“There comes a point in your life where you have to decide if you will continue to live a life centered on yourself or if you will make the difficult choice of investing in things that will last.”
The book is a short and an enjoyable read. It’s under 150 pages, so it really sets you up for success on mandate number five: “Finish what you start…”
Read these few verses below about Huram’s work:
“First he cast two pillars in bronze, each twenty-seven feet tall and eighteen feet in circumference. He then cast two capitals in bronze to set on the pillars; each capital was seven and a half feet high and flared at the top in the shape of a lily. Each capital was dressed with an elaborate filigree of seven braided chains and a double row of two hundred pomegranates, setting the pillars offmagnificently. He set the pillars up in the entrance porch to The Temple; the pillar to the south he named Security (Jachin) and the pillar to the north Stability (Boaz). The capitals were in the shape of lilies. (1 Kings 7: 15-22)”
Much like the “Begots” I would have just passed right over this scripture. Shawn writes:
“God, through the writer of 1 Kings, relates the minutia of each and every one of Huram’s actions. Why does it matter how intricate these carvings were, and what the exact size of each bowl was, and where the pomegranates were located, and that there were two hundred of them?”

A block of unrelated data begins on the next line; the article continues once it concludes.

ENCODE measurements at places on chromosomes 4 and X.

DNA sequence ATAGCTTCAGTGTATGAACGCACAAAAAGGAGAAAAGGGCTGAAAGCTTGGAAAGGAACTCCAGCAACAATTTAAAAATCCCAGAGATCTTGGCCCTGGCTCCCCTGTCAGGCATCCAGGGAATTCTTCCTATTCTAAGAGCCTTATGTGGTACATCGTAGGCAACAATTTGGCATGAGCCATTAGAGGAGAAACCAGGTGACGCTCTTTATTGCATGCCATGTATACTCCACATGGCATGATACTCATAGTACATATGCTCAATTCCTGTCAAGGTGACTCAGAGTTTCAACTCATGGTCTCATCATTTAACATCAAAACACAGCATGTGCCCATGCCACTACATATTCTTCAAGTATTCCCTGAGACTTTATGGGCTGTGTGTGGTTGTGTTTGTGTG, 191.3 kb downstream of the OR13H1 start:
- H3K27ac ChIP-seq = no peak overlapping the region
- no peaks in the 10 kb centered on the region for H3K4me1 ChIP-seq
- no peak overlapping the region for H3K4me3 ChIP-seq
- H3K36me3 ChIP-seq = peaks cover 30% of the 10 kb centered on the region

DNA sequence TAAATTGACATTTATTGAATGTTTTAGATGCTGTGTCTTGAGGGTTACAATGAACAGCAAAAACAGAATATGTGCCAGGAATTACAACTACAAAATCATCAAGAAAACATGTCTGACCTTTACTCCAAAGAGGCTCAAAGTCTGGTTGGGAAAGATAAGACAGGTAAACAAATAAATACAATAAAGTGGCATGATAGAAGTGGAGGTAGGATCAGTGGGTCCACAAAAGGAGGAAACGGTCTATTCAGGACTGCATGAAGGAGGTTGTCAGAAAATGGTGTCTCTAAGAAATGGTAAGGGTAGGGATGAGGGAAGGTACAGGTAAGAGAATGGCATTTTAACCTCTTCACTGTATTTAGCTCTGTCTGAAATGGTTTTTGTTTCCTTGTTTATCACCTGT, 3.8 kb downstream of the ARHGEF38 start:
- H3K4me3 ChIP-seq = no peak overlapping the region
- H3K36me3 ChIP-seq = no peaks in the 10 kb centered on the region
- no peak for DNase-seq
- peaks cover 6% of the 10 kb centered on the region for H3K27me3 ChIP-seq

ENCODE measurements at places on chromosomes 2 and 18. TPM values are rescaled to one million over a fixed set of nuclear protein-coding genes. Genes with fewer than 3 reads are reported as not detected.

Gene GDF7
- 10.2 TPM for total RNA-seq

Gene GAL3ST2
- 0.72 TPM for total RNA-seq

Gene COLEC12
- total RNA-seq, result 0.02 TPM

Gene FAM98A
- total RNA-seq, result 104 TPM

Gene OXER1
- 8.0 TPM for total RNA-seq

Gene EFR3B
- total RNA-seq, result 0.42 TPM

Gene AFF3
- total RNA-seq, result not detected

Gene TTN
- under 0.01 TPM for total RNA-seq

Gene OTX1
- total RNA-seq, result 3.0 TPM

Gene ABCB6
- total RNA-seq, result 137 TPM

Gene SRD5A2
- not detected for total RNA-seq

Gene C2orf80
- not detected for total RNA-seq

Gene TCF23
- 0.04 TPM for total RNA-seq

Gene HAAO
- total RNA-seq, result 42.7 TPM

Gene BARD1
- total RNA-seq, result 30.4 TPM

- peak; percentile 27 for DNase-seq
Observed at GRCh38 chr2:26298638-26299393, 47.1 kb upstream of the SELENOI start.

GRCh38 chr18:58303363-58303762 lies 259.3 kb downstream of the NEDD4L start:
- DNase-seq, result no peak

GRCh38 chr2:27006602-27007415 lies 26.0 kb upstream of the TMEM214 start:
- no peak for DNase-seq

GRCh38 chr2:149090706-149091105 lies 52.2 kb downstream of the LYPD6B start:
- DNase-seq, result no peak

It matters because God cares about the details. God, did not create the Heavens and the Earth and say, “eh, it’s ok” no He said it was good and He cared for every single detail, even ones known only to Him.
Needless to say this book changed my ministry mindset. It made me realize why I am doing what I’m doing and that God wants me to not take pride in my work but to take pride in Him for who I’m doing the work for.
Go and get this book, unleash your inner artist and ask yourself:
“What are you creating?”
My swiss army knife of video conversion tools.
It dices, it slices, it converts almost any video format into any other. I use this weekly to post video from Northview’s worship service to vimeo. I use it to Rip DVDs (custom made ones that a presenter brings me 10 minuets before their talk.) This handly piece of free software is a must on your computer. It is Mac and Windows compatible and will get you out of a video bind.
A cool feature, is even if the video file is damaged, it will do it’s best to recover what it can or fix the issue. For a piece or Freeware, it’s a must have!